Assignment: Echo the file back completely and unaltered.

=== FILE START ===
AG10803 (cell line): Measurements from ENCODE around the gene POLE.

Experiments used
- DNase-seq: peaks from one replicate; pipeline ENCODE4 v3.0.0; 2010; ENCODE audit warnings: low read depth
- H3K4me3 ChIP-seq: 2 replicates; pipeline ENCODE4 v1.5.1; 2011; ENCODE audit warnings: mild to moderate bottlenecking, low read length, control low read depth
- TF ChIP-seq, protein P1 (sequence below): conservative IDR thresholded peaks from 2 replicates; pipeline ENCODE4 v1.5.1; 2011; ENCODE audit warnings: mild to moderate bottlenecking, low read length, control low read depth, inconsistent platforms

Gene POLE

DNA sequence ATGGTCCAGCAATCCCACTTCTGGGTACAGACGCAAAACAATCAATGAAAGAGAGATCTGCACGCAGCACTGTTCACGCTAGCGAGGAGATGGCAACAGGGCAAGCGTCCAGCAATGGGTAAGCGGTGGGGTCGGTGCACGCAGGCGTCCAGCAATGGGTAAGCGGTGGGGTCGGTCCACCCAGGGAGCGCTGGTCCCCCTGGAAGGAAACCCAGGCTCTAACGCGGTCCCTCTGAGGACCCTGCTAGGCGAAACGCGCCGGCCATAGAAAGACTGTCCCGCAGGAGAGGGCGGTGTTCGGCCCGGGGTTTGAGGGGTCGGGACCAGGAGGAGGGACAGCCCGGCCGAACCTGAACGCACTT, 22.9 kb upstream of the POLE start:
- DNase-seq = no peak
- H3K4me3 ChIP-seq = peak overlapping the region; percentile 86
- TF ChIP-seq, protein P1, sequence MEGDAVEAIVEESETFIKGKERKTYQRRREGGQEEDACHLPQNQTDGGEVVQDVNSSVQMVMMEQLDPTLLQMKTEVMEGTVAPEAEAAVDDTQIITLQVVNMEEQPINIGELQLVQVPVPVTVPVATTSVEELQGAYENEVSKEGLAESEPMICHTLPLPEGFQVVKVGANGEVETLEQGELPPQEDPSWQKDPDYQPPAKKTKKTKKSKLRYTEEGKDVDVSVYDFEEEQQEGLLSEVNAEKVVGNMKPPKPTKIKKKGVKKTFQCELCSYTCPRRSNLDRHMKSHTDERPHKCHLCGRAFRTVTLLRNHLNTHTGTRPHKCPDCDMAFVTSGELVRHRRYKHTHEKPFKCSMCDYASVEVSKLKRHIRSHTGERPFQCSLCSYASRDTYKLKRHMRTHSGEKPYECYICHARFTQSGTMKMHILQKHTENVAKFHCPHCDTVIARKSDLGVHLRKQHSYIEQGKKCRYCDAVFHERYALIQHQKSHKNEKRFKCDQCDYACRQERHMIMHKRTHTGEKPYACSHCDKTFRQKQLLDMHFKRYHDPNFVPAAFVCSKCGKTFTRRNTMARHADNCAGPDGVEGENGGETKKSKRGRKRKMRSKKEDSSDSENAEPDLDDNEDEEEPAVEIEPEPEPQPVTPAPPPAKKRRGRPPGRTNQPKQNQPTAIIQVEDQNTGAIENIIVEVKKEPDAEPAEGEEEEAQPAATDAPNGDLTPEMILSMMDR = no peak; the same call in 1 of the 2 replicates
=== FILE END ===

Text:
AG10803 (cell line): Measurements from ENCODE around the gene POLE.

Experiments used
- DNase-seq: peaks from one replicate; pipeline ENCODE4 v3.0.0; 2010; ENCODE audit warnings: low read depth
- H3K4me3 ChIP-seq: 2 replicates; pipeline ENCODE4 v1.5.1; 2011; ENCODE audit warnings: mild to moderate bottlenecking, low read length, control low read depth
- TF ChIP-seq, protein P1 (sequence below): conservative IDR thresholded peaks from 2 replicates; pipeline ENCODE4 v1.5.1; 2011; ENCODE audit warnings: mild to moderate bottlenecking, low read length, control low read depth, inconsistent platforms

Gene POLE

DNA sequence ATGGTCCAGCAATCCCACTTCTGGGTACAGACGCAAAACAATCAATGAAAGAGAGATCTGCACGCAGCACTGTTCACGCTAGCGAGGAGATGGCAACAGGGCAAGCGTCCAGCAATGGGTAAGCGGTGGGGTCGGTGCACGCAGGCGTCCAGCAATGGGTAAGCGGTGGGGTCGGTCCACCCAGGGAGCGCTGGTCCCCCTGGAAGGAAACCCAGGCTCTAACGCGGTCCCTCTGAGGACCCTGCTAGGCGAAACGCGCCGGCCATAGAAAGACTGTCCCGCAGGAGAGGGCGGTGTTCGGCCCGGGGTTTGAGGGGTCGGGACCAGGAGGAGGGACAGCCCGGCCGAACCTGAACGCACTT, 22.9 kb upstream of the POLE start:
- DNase-seq = no peak
- H3K4me3 ChIP-seq = peak overlapping the region; percentile 86
- TF ChIP-seq, protein P1, sequence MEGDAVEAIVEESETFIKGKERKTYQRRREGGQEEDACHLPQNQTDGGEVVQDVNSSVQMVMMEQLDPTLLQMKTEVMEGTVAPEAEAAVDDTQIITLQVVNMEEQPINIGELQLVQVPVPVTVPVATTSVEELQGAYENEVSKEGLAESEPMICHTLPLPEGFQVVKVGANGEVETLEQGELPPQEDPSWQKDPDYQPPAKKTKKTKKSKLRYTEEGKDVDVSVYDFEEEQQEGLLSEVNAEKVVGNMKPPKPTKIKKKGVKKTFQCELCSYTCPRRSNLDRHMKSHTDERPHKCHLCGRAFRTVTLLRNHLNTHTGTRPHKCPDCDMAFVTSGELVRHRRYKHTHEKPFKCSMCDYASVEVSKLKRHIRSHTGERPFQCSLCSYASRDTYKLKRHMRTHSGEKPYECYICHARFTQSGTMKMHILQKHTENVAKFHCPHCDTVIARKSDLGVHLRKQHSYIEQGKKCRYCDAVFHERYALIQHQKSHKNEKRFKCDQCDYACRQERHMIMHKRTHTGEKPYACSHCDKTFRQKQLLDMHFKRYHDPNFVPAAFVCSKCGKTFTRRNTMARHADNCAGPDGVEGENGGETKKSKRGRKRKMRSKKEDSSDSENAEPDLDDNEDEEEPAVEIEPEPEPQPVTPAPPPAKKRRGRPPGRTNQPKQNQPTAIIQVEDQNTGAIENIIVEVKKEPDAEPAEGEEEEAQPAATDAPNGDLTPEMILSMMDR = no peak; the same call in 1 of the 2 replicates